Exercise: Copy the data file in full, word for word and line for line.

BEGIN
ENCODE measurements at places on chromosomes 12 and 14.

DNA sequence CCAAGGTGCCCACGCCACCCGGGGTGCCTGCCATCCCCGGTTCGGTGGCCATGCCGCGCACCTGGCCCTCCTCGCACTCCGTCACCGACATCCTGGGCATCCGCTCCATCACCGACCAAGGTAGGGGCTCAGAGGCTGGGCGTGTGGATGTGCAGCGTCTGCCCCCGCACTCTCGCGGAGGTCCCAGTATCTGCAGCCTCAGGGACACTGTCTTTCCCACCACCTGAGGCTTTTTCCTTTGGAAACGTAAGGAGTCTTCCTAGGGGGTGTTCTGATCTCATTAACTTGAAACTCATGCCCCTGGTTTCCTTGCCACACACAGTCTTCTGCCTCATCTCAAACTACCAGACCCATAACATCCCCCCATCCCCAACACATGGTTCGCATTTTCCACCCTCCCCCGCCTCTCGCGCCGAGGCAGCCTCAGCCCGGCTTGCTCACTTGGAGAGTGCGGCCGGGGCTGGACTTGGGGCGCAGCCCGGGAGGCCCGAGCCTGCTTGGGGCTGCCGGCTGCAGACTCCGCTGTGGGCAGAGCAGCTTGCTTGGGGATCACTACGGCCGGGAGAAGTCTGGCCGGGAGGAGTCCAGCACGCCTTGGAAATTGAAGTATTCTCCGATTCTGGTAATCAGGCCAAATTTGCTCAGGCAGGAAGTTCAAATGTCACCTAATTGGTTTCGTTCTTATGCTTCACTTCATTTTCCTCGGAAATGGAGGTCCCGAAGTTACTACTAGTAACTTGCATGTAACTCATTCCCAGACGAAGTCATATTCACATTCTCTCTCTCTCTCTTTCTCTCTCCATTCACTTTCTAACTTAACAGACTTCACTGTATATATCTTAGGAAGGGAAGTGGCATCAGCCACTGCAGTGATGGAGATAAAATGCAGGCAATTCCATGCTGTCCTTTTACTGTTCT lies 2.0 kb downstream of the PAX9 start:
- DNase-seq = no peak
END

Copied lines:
ENCODE measurements at places on chromosomes 12 and 14.

DNA sequence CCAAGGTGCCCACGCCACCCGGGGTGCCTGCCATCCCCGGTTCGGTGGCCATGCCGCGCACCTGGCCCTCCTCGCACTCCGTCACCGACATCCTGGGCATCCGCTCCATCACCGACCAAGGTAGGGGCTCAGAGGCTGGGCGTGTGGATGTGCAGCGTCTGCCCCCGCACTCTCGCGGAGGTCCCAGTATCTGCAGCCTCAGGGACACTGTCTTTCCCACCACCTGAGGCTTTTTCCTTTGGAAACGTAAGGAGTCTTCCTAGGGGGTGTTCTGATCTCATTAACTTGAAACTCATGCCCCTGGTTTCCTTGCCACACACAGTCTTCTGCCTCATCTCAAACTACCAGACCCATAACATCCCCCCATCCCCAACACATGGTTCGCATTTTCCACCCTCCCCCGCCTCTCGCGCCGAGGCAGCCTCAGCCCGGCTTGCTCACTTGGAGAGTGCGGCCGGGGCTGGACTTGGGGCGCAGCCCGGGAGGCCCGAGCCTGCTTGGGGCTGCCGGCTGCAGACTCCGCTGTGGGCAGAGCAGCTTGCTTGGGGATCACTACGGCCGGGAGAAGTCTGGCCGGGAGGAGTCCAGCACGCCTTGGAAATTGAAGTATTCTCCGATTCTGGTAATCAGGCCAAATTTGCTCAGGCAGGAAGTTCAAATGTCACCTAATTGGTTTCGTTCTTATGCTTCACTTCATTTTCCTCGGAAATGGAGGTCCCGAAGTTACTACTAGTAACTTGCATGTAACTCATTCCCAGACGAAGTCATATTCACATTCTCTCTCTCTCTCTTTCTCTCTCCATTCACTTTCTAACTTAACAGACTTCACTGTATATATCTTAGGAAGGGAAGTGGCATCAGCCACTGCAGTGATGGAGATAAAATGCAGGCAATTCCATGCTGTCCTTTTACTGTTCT lies 2.0 kb downstream of the PAX9 start:
- DNase-seq = no peak